OBJECTIVES: To assess the effectiveness of suprapatellar (SP)-nailing versus infrapatellar (IP)-nailing of tibia fractures in anterior knee pain, complications (retropatellar chondropathy, infection, and malalignment) and physical functioning and quality of life. A clinical question-driven and thorough systematic review of current literature is provided.
DATA SOURCE: PubMed and Embase databases were searched for studies published between 2010 and 2020 relating to SP and IP-nailing of tibia fractures. The study is performed in concordance with PRISMA-guidelines.
STUDY SELECTION: Studies eligible for inclusion were randomized controlled trials, prospective and retrospective observational studies reporting on outcomes of interest.
DATA EXTRACTION: Data extraction was performed independently by 2 assessors. Methodological quality and risk of bias was assessed according to the guidelines of the McMaster Critical Appraisal.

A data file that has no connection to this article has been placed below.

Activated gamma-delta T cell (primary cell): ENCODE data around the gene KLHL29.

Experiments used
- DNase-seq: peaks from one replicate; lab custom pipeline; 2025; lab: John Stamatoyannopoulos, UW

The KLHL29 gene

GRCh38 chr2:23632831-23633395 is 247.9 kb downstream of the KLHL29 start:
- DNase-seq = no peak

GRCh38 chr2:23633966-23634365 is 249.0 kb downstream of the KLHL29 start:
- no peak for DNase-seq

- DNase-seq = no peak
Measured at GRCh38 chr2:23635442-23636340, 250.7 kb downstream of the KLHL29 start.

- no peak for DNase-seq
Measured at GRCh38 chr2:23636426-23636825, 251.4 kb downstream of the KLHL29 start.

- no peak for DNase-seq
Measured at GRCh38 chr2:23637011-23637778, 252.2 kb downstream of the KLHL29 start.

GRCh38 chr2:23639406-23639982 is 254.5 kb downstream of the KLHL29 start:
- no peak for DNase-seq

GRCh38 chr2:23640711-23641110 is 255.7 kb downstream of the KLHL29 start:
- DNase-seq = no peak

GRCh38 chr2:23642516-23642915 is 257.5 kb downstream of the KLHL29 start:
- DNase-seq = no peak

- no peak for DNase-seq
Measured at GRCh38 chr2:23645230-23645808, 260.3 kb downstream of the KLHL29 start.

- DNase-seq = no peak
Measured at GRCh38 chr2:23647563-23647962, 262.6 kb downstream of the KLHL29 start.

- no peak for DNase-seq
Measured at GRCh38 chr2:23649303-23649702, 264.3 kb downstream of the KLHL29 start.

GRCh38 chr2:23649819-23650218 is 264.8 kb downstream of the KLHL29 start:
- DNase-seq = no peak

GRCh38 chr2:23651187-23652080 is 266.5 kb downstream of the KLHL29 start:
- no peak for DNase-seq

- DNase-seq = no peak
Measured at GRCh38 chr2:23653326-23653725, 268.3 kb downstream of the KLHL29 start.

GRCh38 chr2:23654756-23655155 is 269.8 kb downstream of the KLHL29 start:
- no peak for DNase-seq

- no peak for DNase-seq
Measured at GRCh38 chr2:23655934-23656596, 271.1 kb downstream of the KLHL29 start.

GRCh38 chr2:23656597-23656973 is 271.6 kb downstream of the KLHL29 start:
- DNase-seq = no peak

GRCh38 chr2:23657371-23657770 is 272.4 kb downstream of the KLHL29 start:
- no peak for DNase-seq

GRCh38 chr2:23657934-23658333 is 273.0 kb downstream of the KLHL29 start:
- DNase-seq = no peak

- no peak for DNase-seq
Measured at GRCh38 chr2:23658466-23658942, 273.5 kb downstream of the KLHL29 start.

DATA SYNTHESIS: Continuous variables are presented as means with SD and dichotomous variables as frequency and percentages. The weighted mean, standardized weighted mean differences, and 95% confidence interval were calculated. A pooled analysis could not be performed because of differences in outcome measures, time-points, and heterogeneity.
RESULTS: Fourteen studies with 1447 patients were analyzed. The weighted incidence of anterior knee pain was 29% after SP-nailing and 39% after IP-nailing, without reported significance. There was a significant lower rate of malalignment after the SP-approach (4% vs. 26%) with small absolute differences in all planes. No substantial differences were observed in retropatellar chondropathy, infection, physical functioning, and quality of life.
CONCLUSIONS: This systematic review does not reveal superiority of either technique in any of the respective outcomes of interest. Definitive choice should depend on the surgeon's experience and available resources.
LEVEL OF EVIDENCE: Therapeutic Level II. See Instructions for Authors for a complete description of levels of evidence.